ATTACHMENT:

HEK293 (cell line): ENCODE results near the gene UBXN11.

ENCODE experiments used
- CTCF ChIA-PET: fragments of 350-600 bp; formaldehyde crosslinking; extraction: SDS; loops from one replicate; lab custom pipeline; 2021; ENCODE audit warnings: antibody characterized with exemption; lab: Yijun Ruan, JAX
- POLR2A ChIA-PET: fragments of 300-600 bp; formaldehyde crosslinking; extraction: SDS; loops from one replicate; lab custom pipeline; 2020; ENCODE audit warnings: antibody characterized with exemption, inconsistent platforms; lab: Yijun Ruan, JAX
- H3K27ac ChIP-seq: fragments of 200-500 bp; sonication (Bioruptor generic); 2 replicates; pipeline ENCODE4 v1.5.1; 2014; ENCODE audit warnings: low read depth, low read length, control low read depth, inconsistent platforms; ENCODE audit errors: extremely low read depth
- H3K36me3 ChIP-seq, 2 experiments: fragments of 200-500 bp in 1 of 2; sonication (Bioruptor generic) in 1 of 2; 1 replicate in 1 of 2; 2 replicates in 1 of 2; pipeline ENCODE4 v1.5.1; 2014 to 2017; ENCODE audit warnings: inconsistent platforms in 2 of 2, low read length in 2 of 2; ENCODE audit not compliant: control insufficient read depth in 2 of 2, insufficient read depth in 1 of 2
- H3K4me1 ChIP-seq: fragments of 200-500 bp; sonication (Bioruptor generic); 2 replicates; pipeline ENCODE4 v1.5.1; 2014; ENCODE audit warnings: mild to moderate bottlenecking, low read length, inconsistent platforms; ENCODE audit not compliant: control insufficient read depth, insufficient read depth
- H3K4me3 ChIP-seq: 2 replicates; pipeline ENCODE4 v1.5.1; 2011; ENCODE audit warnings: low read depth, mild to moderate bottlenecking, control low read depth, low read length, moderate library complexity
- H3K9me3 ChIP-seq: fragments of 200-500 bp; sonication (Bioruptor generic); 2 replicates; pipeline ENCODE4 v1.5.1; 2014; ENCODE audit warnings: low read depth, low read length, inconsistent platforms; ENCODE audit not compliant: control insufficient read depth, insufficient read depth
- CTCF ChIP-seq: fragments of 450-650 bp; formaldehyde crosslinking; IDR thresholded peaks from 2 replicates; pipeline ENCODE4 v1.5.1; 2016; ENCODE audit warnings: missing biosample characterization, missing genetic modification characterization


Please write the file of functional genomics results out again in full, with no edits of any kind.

HEK293 (cell line): ENCODE results near the gene UBXN11.

ENCODE experiments used
- CTCF ChIA-PET: fragments of 350-600 bp; formaldehyde crosslinking; extraction: SDS; loops from one replicate; lab custom pipeline; 2021; ENCODE audit warnings: antibody characterized with exemption; lab: Yijun Ruan, JAX
- POLR2A ChIA-PET: fragments of 300-600 bp; formaldehyde crosslinking; extraction: SDS; loops from one replicate; lab custom pipeline; 2020; ENCODE audit warnings: antibody characterized with exemption, inconsistent platforms; lab: Yijun Ruan, JAX
- H3K27ac ChIP-seq: fragments of 200-500 bp; sonication (Bioruptor generic); 2 replicates; pipeline ENCODE4 v1.5.1; 2014; ENCODE audit warnings: low read depth, low read length, control low read depth, inconsistent platforms; ENCODE audit errors: extremely low read depth
- H3K36me3 ChIP-seq, 2 experiments: fragments of 200-500 bp in 1 of 2; sonication (Bioruptor generic) in 1 of 2; 1 replicate in 1 of 2; 2 replicates in 1 of 2; pipeline ENCODE4 v1.5.1; 2014 to 2017; ENCODE audit warnings: inconsistent platforms in 2 of 2, low read length in 2 of 2; ENCODE audit not compliant: control insufficient read depth in 2 of 2, insufficient read depth in 1 of 2
- H3K4me1 ChIP-seq: fragments of 200-500 bp; sonication (Bioruptor generic); 2 replicates; pipeline ENCODE4 v1.5.1; 2014; ENCODE audit warnings: mild to moderate bottlenecking, low read length, inconsistent platforms; ENCODE audit not compliant: control insufficient read depth, insufficient read depth
- H3K4me3 ChIP-seq: 2 replicates; pipeline ENCODE4 v1.5.1; 2011; ENCODE audit warnings: low read depth, mild to moderate bottlenecking, control low read depth, low read length, moderate library complexity
- H3K9me3 ChIP-seq: fragments of 200-500 bp; sonication (Bioruptor generic); 2 replicates; pipeline ENCODE4 v1.5.1; 2014; ENCODE audit warnings: low read depth, low read length, inconsistent platforms; ENCODE audit not compliant: control insufficient read depth, insufficient read depth
- CTCF ChIP-seq: fragments of 450-650 bp; formaldehyde crosslinking; IDR thresholded peaks from 2 replicates; pipeline ENCODE4 v1.5.1; 2016; ENCODE audit warnings: missing biosample characterization, missing genetic modification characterization